Large-scale questions in the study of mammalian biology: limitations and opportunities

polar bear

An interesting talk from Dr Phil Stephens of the University of Durham. http://www.dur.ac.uk/philip.stephens/welcome.htm link to the university of Durham home page.

Dr Phil Stephens of the University of Durham

This afternoons talk gave an incite into mammalian population dynamics and the studies that go with them,  The question of whether decline in prey plays a bigger role in carnivore abundance and declines.

Little is known about mammalian biology, compared to other animals (birds and butterflies) (Stephens, 2013).  Improving the information on mammal species would provide important insights into their biology and physiology for conservation and management purposes.

Data collecting 

mammal data comes from short scientific studies (less than 5 years) Also from long term studies. This bit of data sets comes from hunter.   would there be a better way of collecting data rather than using data from hunters?

Long term data collecting can be expensive. Old data sets are often used, Could this lead to misleading information? Are  the data sets correct?

To quote King (1997) “Data from old. possibly unreliable studies often results in the development of inaccurate conclusions regarding the empirical world”.

To gain an increased Knowledge of mammal populations perhaps  previous studies should be carried out again, With the use of more up to date techniques?

I recently read an article addressing the impact on endangered species because of the increase in human populations

http://www.natureworldnews.com/articles/2545/20130619/birds-mammals-face-new-threats-global-population-growth.htm

Researchers determined that by the end of the next decade the average growing nation should expect 3.3 percent more threatened species, a figure that will jump to 10.8 percent by 2050.

With this information, it then opens the question of Is the rise in human populations a major impact on mammalian populations?

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5 Responses to Large-scale questions in the study of mammalian biology: limitations and opportunities

  1. jameshaden says:

    It’s great to see that this is obviously a subject area that interests you and there is outside reading around the subject!

    There is lots of information from the seminar and what data collection is currently used. t would have been nice to see what you took from the seminar. Instead of using lots of rhetorical questions I would really like to know what you think about each point Phil raised. Did you feel secure about the future for mammalian biology?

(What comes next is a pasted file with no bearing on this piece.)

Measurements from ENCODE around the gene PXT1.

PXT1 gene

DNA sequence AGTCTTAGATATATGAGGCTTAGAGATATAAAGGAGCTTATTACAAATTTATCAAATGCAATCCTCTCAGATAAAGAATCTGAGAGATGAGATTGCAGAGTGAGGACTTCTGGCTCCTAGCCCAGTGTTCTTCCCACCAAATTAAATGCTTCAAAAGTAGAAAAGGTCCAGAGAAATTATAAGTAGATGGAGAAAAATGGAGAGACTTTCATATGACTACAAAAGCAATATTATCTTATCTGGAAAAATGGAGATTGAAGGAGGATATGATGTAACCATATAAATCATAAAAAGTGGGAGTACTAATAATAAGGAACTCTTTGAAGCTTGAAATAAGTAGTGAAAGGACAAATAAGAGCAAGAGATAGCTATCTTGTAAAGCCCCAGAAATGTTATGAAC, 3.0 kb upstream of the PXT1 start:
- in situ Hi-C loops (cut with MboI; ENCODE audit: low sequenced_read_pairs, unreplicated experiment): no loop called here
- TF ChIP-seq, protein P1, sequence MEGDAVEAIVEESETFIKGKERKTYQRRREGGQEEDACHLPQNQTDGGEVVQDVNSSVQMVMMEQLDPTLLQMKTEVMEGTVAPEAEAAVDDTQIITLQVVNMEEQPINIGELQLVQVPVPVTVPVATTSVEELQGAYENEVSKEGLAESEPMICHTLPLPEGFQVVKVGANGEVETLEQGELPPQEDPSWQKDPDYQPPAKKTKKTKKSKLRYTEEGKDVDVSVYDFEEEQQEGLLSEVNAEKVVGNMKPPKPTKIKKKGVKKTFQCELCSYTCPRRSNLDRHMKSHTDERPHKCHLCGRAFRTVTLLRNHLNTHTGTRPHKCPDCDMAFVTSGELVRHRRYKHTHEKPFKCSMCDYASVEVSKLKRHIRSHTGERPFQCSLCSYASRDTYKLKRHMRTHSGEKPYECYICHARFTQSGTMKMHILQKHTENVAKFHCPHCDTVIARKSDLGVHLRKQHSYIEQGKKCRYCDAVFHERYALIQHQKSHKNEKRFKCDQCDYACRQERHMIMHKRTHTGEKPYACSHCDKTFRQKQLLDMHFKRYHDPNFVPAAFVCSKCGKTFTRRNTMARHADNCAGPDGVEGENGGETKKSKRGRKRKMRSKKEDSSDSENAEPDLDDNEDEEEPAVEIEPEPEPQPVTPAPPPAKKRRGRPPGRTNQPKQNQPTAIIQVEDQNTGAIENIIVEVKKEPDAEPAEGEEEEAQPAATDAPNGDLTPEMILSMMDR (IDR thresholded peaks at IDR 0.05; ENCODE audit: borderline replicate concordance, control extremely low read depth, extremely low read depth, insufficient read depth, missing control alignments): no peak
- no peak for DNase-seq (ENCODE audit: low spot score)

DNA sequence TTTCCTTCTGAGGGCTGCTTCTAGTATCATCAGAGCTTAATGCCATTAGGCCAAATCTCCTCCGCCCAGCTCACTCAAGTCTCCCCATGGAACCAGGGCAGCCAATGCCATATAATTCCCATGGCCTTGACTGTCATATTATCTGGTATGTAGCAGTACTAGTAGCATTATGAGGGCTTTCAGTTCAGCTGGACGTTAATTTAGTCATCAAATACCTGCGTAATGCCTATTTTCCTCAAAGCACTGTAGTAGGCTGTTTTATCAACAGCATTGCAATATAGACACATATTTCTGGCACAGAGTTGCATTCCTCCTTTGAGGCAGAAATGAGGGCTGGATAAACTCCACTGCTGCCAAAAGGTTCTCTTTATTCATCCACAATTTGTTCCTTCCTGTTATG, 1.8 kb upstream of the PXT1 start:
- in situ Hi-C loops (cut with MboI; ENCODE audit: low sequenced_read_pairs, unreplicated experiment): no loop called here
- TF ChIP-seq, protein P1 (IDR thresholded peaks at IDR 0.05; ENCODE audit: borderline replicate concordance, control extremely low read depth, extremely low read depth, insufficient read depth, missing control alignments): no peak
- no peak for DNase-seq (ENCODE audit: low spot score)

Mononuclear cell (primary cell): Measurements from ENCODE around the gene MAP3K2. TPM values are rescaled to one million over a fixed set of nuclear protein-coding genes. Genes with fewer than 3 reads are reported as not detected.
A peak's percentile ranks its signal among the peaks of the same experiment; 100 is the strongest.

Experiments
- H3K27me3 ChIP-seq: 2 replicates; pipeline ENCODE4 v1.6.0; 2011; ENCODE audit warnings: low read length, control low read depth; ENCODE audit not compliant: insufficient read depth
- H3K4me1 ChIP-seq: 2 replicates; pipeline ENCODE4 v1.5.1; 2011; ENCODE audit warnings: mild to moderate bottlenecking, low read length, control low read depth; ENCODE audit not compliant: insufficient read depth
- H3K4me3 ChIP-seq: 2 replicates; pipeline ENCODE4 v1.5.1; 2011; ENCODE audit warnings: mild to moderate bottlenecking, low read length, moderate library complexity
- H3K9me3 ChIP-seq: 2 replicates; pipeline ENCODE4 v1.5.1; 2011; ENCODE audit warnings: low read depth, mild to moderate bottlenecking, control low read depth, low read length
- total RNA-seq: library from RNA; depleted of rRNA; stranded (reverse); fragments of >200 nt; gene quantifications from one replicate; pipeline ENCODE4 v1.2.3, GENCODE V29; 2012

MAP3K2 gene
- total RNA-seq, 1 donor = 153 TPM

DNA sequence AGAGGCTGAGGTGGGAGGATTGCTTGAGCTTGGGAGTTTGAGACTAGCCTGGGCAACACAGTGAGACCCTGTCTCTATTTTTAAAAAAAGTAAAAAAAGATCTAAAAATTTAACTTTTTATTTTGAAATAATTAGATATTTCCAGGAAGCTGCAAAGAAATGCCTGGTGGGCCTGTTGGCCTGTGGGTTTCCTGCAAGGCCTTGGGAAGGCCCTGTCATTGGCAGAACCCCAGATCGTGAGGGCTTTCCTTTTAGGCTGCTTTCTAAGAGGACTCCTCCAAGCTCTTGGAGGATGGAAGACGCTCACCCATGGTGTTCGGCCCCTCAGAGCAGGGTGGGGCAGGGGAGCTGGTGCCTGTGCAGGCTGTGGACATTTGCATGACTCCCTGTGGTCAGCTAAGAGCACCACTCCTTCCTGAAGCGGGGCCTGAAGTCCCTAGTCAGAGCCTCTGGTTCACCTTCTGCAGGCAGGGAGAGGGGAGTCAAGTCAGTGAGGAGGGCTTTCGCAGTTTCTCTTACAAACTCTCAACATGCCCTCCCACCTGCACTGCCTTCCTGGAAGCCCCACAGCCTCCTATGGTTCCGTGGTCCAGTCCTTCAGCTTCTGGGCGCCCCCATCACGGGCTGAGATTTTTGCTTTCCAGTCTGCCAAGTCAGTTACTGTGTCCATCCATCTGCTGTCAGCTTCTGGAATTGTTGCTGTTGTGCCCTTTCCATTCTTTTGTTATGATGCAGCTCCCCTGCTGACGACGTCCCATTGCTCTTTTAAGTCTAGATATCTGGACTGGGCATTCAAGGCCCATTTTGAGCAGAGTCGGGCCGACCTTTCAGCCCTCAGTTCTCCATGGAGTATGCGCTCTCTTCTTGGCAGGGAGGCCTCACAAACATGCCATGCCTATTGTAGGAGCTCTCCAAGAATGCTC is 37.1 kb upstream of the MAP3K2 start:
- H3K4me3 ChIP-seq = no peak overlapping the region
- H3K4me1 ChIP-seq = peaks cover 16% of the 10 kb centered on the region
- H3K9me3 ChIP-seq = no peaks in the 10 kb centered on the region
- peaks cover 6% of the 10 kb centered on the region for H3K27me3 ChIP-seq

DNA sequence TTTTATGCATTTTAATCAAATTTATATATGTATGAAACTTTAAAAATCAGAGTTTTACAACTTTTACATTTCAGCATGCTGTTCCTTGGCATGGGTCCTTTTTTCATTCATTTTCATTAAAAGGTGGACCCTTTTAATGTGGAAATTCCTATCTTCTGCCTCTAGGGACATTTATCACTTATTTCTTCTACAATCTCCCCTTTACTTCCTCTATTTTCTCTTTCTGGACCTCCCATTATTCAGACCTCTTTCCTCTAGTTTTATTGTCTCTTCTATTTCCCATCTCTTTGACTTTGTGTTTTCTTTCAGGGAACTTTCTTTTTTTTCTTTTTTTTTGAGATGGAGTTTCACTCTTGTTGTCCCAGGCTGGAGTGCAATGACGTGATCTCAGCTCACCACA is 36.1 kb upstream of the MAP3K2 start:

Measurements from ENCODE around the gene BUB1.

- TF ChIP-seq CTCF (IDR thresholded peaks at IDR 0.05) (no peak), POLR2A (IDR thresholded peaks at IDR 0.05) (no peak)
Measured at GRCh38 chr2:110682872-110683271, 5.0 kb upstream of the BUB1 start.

Do you think we can rely on these data collection methods, or do things need to change for a more modern approach to secure the conservation of these animals?

    Great video to end it all with, layout and nice pictures!

    • Hi thank you for your comment 🙂
      If I’m honest, yes this subject does definitely interests me but I have a long way to go to completely understand the area. I would very much like to Pick Phil’s brain!

      I personally don’t think that we can rely on these data collecting methods, simply because they are out data and much of the data that is used is from old collections. I think that it’s possible that these data samples are or could be either incomplete, or there may be possible human area recording the dater. So I think it would be beneficial to redo studies by tagging (radio tagging) populations and where possible recording their movement. I think there needs to be more money, where possible put into mammalian population biology. So we can get a better understanding of population dynamics and then be able to raise awareness with the general population, to continue to give large mammals a better chance at survival.

      • Hi thank you for your comment 🙂
        If I’m honest, yes this subject does definitely interests me but I have a long way to go to completely understand the area. I would very much like to Pick Phil’s brain!

        I personally don’t think that we can rely on these data collecting methods, simply because they are out data and much of the data that is used is from old collections. I think that it’s possible that these data samples are or could be either incomplete, or there may be possible human error in recording the dater. So I think it would be beneficial to redo studies by tagging (radio tagging) populations and where possible recording their movement. I think there needs to be more money, where possible put into mammalian population biology. So we can get a better understanding of population dynamics and then be able to raise awareness with the general population, to continue to give large mammals a better chance at survival.

  2. Pingback: Large mammal seeks large problem: Large scale questions in the study of mammalian biology, limitations & opportunities | Bioscience in Bangor

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